So let’s just reiterate this: on the one hand, the US demands EU citizens on suspicion that they may have committed a cyber-crime according to the diktats of American law, which we are all now supposed to agree has a globalised reach; on the other hand, US citizens who have already been convicted by the due legal process of other Western democracies are not handed over to serve their sentences for appalling crimes involving kidnapping and torture.
I have written at length about America’s asymmetric extradition laws, but this is taking the system to new heights of hypocrisy.
Just why, indeed, should European countries religiously obey America’s self-styled global legal dominion and hand over its citizens, presumed innocent until proven guilty, to the brutal and disproportionate US legal system? Especially when the US brushes aside the due legal processes of other democracies and refuses to extradite convicted felons?
It appears that the USA is in a hurry to reach and breach Britain’s record for foreign invasions. But in addition to old-fashioned military incursions, America is also going for full-spectrum legal dominance.
Published in The Huffington Post UK, 17 August 2012
A storm of diplomatic sound and fury has broken over Ecuador’s decision to grant political asylum to Wikileaks founder, Julian Assange. The UK government has threatened to breach all diplomatic protocol and international law and go into the embassy to arrest Assange.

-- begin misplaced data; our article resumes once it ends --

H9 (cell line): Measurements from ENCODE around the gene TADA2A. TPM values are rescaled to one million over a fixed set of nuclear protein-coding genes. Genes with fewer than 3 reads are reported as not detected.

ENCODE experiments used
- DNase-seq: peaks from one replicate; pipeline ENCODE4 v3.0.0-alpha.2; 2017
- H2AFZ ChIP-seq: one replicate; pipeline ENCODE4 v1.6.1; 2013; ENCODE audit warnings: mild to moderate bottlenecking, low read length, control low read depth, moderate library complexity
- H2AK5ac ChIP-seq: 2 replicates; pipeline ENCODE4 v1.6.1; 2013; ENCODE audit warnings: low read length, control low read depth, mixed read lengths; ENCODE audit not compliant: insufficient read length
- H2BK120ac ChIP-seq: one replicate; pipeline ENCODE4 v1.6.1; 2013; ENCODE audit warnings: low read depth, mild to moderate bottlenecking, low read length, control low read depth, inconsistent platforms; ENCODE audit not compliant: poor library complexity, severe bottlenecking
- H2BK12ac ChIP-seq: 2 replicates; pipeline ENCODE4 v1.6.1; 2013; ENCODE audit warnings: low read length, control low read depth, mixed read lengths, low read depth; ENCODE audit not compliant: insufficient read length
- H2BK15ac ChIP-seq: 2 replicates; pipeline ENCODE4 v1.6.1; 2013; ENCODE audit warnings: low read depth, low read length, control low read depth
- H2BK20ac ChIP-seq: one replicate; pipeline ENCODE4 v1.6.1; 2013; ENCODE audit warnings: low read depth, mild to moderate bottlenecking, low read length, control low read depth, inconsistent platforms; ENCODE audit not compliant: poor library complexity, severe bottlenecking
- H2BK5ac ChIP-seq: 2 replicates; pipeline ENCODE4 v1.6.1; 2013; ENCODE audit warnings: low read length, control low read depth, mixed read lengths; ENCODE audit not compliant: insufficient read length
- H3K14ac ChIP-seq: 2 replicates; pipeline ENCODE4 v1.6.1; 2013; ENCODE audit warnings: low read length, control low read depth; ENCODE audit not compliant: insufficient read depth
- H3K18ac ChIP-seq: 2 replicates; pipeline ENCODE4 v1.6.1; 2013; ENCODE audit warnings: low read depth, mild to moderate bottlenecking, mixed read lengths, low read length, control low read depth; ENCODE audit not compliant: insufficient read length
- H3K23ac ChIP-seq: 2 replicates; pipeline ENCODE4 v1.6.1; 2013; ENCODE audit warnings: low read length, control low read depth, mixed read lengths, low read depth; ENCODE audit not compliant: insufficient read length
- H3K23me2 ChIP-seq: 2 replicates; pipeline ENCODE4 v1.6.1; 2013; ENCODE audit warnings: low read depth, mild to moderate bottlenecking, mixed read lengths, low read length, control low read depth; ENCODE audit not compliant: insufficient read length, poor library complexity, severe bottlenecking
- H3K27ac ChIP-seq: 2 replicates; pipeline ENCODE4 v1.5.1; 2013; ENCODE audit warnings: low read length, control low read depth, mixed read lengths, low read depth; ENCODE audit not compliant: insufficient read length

The UK justifies this by citing the 1987 Diplomatic and Consular Premises Act, a law apparently put in place following the 1984 shooting of WPC Yvonne Fletcher from the Libyan Embassy in London. The murder resulted in an 11-day siege, and the embassy staff eventually being expelled from the country. Nobody has yet been brought to justice for this murder.
It is hard to equate the gravity of the crime that brought about the 1987 legislation — the murder of a policewoman — with Assange’s situation. Despite the screaming headlines, let us not forget that he is merely wanted for questioning in Sweden. Nevertheless, the UK is prepared to overturn all diplomatic protocol and create a dangerous international precedent to “get their man”, despite there being a clear lack of justification under the terms of the ’87 Act.
Many people in the western media remain puzzled about Assange’s fear of being held captive in the Swedish legal system. But can we really trust Swedish justice when it has been flagrantly politicised and manipulated in the Assange case, as has been repeatedly well documented. Indeed, the Swedish justice system has the highest rate per capita of cases taken to the ECtHR for flouting Article 6 — the right to a fair trial.